There are multiple observable phenomena of FOMO.

This Moment Is Not Enough

On a situational level, you feel that: this moment is not enough.

While travelling, for example, you are unhappy with your experience, even if unfounded.  You are in constant haste.  You will not find beauty in being still and enjoying the simpleness of life.

Staying in a house with my buddies is good training for me.  That being in one place is just as fun as road tripping the entire time.

For me, as of late, this mentality was like self-inflicted psychological torture.

And it peaked around two days ago when I decided against staying home and went out to party on a Monday.

I knew beforehand that it probably was going to suck, but I went anyway because I was afraid I was missing out on something.

I believe that alcohol and drugs fall into this category, as well.  As my pal and I chugged down beer after beer, the driving psychological force behind it was FOMO, in my opinion.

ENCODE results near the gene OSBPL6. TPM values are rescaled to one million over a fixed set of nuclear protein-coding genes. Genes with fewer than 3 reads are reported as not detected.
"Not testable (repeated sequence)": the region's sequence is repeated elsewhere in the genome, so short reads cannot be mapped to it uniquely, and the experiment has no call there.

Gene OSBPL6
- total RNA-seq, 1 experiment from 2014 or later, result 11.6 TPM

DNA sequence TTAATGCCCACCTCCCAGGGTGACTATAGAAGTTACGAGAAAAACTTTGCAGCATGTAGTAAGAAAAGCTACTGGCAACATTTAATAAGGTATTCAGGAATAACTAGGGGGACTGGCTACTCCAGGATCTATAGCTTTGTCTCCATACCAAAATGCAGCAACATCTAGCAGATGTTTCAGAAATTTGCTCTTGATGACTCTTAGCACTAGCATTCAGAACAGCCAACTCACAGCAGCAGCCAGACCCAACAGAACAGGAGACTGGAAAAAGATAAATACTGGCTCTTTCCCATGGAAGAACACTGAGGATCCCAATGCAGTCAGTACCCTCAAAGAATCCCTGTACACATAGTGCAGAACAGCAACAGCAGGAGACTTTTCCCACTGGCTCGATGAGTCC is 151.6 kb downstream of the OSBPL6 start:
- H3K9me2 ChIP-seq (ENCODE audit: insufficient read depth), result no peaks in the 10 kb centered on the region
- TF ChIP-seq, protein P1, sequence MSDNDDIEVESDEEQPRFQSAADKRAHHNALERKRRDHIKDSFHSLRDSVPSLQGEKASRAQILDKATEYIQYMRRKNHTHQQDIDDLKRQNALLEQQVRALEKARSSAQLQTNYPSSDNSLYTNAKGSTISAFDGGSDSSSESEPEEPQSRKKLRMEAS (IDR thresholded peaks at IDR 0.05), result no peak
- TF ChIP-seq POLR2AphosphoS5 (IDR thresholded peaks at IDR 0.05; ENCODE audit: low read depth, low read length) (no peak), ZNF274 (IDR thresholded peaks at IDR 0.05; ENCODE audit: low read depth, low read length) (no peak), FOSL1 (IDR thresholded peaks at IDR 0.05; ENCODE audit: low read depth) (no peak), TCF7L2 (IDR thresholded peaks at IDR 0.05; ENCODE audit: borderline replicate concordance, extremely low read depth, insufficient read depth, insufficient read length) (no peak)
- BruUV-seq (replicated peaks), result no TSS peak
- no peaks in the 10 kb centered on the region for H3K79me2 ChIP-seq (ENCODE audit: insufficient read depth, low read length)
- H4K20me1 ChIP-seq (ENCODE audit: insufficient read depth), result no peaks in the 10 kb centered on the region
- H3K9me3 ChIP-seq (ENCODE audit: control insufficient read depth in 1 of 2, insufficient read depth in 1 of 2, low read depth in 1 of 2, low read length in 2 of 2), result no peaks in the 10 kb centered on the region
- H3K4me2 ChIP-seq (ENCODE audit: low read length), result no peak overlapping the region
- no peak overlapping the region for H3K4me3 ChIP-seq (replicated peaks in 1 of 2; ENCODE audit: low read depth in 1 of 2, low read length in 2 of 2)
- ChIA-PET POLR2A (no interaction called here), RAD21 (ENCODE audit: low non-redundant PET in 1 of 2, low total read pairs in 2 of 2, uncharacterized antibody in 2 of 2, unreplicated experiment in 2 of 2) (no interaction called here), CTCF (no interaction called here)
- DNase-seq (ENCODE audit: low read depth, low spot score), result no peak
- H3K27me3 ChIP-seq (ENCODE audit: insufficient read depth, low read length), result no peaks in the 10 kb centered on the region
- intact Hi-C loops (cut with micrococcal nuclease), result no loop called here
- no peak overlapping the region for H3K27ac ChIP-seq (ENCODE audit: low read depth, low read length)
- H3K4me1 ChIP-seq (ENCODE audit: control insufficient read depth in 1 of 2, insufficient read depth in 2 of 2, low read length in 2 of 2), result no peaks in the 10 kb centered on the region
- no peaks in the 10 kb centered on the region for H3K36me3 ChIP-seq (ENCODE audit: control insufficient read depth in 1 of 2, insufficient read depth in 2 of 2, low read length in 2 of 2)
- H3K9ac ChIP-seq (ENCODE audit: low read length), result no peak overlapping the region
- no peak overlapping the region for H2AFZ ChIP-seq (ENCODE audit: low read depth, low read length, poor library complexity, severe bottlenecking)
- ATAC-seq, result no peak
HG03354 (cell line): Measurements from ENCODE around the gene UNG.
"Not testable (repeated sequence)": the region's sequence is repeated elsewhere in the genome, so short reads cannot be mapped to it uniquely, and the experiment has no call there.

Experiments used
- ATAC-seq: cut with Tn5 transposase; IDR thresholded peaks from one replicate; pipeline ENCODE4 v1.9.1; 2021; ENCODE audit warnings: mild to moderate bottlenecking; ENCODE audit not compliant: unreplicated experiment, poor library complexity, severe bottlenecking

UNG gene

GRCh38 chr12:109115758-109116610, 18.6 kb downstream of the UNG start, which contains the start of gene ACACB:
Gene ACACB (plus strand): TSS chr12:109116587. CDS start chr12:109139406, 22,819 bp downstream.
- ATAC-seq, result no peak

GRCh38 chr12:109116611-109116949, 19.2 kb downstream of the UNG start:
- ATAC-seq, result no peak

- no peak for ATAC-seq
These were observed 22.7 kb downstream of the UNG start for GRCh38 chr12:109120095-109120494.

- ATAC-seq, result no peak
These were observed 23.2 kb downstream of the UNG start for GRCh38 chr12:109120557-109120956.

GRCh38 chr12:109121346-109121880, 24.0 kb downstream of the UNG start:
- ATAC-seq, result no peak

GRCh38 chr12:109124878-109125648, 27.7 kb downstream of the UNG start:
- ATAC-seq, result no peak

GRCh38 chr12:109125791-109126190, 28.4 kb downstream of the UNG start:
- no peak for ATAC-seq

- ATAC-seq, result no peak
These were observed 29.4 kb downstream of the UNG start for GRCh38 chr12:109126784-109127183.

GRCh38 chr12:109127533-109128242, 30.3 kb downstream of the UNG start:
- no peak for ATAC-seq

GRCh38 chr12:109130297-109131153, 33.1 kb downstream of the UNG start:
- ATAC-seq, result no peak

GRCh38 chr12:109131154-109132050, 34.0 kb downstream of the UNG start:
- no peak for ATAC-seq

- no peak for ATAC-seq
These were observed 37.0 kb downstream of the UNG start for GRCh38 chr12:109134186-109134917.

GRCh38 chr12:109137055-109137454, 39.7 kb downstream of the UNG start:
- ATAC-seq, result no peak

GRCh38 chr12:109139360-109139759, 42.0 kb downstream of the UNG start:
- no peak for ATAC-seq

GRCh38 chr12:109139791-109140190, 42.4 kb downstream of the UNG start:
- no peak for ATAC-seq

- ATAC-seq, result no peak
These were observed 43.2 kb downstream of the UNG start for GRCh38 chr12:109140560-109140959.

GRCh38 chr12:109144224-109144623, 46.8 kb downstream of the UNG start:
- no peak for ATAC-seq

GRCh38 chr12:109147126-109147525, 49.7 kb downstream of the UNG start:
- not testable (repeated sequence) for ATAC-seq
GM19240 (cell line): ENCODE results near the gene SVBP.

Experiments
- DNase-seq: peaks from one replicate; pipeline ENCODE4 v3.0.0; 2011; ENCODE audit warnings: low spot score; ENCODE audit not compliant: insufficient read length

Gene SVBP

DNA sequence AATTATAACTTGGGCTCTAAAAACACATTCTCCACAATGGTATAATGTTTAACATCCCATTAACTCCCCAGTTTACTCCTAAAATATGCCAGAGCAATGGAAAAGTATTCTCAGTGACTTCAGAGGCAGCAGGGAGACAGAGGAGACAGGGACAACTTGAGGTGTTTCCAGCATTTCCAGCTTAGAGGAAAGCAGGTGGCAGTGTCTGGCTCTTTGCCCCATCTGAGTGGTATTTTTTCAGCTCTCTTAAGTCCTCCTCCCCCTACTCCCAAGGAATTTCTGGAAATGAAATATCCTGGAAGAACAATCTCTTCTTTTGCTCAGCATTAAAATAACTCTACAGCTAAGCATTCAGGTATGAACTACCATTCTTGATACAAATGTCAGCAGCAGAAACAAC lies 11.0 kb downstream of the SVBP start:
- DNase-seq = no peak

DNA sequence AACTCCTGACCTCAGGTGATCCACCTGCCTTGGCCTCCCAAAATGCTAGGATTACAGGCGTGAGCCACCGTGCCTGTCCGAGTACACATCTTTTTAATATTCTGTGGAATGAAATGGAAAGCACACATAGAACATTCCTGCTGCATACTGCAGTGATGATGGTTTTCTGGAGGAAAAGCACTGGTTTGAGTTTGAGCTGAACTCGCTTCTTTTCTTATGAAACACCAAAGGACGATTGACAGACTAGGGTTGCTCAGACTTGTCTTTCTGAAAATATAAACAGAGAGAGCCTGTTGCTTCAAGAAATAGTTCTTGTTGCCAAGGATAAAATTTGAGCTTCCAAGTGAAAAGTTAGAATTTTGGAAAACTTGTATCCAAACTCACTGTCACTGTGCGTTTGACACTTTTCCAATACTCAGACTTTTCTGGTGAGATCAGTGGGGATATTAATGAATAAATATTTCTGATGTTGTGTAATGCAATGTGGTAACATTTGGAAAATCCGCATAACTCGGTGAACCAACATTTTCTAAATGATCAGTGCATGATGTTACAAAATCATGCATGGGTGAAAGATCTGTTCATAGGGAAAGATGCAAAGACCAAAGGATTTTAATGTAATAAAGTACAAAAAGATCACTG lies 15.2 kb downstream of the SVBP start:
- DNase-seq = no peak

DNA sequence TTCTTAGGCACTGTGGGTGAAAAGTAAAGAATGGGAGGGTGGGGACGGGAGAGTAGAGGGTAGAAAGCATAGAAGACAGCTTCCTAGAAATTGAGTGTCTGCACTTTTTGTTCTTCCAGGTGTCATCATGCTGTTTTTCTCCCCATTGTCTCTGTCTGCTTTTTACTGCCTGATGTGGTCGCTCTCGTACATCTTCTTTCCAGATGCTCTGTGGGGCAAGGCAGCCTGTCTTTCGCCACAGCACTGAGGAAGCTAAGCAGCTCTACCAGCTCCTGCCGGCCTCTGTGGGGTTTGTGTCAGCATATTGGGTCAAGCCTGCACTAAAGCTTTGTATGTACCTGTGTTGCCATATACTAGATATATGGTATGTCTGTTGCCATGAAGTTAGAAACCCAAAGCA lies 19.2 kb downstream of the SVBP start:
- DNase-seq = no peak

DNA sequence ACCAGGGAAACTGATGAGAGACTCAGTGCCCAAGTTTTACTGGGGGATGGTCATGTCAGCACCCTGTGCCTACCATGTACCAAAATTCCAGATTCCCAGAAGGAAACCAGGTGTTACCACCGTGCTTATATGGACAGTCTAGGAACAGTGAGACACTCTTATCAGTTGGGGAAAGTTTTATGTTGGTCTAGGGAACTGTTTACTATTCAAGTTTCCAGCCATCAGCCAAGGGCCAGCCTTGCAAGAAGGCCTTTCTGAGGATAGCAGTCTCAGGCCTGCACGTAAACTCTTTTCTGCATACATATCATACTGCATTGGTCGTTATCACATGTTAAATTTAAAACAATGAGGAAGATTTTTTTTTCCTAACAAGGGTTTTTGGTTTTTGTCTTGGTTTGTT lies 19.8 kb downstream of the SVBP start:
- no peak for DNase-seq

The idea that how I feel right now is not enough.  I need more.  More mania.  More fun.

Of course, when you think like this, there is never an end to it.

And frankly, not only do you not feel better, but you also zoom out and become less able to enjoy the moment, and your stupidity is rewarded with a nuclear hangover the next day.

So what is the next level of FOMO?

I Am Not Enough